âMatilda The Musicalâ comes to Manila this March
Diamond Hotel was the setting for a tea party-themed Matilda: The Musical press launch.

‘Matilda The Musical’ comes to Manila this March

Scott Garceau (The Philippine Star) - February 9, 2020 - 12:00am

MANILA, Philippines — Matilda is a musical that Pink Floyd’s Roger Waters could love. Based on Roald Dahl’s book, and set in an oppressive British school, it features kids under the iron rule of a demented principal exercising rigid control; but instead of marching those kids into a meat grinder à la Alan Parker’s The Wall, the waifs rebel and plot their revenge under the precocious talents of young Matilda. Instead of “We don’t need no education!” you can substitute “We’re revolting!”

Now, GMG Productions, based in Manila and sourcing international shows for Southeast Asia, along with Virtus Live, brings in Matilda: The Musical to The Theatre at Solaire for two and a half weeks, running from March 5 to 22. GMG heads Carlos Candal and producer Robert Sewell launched the news with a “proper” tea party held at Diamond Hotel’s Constellation Room — well, proper for kids, anyway, with school desks, balloons, street games and a Matilda-themed lunch menu (“Little Bruce Pig in a Blanket,” “Zinnia Chicken Shawarma,” “Matilda Cheesy Beef Slider”).

GMG Productions producer Bob Sewell and CEO Carlos Candal

There was no preview performance, but we got to talk to Candal and Sewell about upcoming shows. First off, why is the Philippines suddenly a barometer for Southeast Asian tastes?

Sewell says: “If there’s anywhere that loves music, theater, dance, art, it’s here. And in general, the Philippine market will enjoy anything that’s successful in California. So it’s predictable — anything that works in California will work here. You can’t say that about the other markets around the region.”

Following last year’s Cats, and the other “Big Four” musicals that are always a hit in Manila (Miss Saigon, Les Miserables, Phantom of the Opera), GMG is on the lookout for the next big hit here. After Matilda rolls in, we might see School of Rock.

“We want to do the big shows,” says Candal. “The famous Broadway shows, the Royal Shakespeare Company shows, the Andrew Lloyd Webber and Cameron Mackintosh shows — that’s where we’re aiming at.”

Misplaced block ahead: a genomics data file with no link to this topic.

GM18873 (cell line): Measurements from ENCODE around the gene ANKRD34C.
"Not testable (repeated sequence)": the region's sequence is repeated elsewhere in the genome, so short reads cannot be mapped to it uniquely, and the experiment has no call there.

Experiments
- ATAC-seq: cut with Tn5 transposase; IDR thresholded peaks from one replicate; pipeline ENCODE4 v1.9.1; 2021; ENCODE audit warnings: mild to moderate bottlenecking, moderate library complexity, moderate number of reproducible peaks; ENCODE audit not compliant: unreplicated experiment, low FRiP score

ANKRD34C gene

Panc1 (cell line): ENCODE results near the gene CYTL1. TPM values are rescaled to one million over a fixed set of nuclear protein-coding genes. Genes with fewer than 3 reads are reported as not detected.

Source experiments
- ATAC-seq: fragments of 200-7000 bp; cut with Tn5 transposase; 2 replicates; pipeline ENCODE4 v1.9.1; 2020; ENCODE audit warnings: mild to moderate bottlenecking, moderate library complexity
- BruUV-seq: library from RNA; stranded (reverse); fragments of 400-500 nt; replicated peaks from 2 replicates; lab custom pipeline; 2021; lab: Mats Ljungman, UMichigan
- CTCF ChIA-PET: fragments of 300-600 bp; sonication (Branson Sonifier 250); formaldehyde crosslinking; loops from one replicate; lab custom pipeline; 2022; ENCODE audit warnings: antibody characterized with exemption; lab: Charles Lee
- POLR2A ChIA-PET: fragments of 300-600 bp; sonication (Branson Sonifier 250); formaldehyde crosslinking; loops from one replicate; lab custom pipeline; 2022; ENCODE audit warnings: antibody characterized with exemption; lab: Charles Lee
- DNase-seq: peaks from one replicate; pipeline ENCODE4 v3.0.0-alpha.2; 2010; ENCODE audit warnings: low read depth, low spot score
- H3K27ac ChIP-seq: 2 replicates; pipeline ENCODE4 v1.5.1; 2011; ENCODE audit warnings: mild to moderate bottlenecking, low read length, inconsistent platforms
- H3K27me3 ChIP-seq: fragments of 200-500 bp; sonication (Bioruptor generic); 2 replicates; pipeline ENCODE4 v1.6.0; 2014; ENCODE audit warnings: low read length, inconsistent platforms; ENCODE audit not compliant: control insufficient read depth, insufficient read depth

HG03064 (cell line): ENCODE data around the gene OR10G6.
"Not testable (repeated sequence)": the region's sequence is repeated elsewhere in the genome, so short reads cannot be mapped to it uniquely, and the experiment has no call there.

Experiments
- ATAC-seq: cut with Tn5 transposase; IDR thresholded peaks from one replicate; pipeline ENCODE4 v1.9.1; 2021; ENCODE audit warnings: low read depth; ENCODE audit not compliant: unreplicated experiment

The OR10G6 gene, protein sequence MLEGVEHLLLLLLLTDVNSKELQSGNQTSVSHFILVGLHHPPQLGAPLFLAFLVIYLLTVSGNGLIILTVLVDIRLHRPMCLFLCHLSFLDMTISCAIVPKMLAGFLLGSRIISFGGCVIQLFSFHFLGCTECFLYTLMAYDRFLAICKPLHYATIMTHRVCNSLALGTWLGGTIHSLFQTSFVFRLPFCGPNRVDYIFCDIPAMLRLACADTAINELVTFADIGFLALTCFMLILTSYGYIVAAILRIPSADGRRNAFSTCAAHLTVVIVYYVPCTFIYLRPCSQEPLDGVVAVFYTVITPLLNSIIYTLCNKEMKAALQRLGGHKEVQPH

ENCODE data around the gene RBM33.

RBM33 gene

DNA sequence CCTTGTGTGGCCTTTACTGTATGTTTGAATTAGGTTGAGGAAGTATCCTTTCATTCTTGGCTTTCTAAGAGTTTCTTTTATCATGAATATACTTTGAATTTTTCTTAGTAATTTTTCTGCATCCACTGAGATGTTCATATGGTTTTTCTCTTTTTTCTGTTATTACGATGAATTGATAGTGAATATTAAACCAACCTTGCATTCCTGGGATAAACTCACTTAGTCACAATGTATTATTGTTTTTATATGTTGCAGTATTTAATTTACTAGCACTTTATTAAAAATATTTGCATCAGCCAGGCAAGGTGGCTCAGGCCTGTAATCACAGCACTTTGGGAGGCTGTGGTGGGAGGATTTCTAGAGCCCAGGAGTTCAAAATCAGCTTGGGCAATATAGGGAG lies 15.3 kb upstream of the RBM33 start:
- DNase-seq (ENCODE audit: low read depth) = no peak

It used to be a hard sell, bringing Broadway-level productions to Manila. Not anymore. Candal recently said GMG wants to “build on what’s here and improve on it.” In what ways, I ask?

“In terms of access to product,” he says. “Some of the leading producers may not have wanted to come here before — didn’t have enough faith, perhaps, before — but they definitely are now. We’re in the lucky position where we’re being offered shows on a daily basis.”

The biggest hurdle still facing the Manila theater scene (besides coronavirus fears)? Both agree: “Traffic.”

So what about Matilda will appeal to Filipino audiences? “It’s a very family-oriented production,” points out Sewell, even if Roald Dahl often shows us the dark side of the family dynamic. “You’re not just selling it to, you know, the 38-year-old females, you’re selling it to the entire family; they all have an interest in it.”

Then there’s the music: catchy, witty tunes by Tim Minchin (When I Grow Up, Naughty, School Song, Revolting Children), make it akin to Wicked’s underdog message. The book by Dennis Kelly is wry and sharp and it’s directed by Tony winner Matthew Warchus. With such a short run (two and a half weeks), this traveling production won’t be using any Filipino kids in the cast, and we don’t know who most of the lead kids are yet, but cast includes Hayden Tee (yes, a dude as Miss Trunchbull), Haley Flaherty (Miss Honey), Nompumelelo Mayiyane (Mrs. Phelps), Claire Taylor (Mrs. Wormwood) and Stephen Jubber (Mr. Wormwood).

* * *

Contact GMG Productions at gwbentertainment.com and @gwbenter for more ticket and booking information. Visit www.matildainternational.com.

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